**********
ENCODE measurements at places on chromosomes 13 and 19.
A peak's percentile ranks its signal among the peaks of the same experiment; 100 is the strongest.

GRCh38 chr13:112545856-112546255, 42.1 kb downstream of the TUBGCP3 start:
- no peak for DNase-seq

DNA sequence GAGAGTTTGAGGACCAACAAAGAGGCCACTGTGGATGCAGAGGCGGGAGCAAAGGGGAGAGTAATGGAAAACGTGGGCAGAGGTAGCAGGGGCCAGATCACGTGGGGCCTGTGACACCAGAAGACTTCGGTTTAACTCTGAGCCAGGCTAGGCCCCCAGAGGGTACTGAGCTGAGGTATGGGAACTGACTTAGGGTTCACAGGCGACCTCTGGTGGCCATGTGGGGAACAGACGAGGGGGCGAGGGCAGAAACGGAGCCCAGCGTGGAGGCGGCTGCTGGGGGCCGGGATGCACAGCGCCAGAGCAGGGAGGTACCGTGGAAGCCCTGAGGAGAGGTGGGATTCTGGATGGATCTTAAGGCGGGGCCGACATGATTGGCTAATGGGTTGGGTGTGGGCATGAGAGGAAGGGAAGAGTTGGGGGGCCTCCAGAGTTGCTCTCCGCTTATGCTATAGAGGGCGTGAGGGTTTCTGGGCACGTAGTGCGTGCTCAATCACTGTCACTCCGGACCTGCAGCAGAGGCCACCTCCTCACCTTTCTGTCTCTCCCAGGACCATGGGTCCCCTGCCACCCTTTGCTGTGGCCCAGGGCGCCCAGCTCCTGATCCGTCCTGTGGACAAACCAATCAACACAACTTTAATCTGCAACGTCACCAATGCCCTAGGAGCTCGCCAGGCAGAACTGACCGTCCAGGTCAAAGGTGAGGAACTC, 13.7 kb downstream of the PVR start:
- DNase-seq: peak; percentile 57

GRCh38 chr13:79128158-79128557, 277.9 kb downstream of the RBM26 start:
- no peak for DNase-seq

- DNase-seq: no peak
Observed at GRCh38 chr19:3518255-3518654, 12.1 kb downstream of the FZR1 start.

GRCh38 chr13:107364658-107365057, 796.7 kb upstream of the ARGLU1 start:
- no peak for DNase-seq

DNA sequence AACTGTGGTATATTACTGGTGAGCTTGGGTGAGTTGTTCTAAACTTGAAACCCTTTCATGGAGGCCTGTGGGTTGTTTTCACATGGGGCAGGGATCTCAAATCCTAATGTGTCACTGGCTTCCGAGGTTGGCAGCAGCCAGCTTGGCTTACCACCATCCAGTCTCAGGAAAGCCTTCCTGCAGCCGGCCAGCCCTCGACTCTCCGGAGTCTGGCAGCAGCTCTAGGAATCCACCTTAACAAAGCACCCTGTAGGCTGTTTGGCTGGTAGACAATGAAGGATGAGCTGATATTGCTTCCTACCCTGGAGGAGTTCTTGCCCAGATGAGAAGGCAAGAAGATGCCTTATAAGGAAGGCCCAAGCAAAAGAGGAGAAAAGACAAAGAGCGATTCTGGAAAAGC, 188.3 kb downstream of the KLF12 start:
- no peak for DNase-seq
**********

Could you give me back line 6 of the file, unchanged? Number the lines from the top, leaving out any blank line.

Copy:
- DNase-seq: peak; percentile 57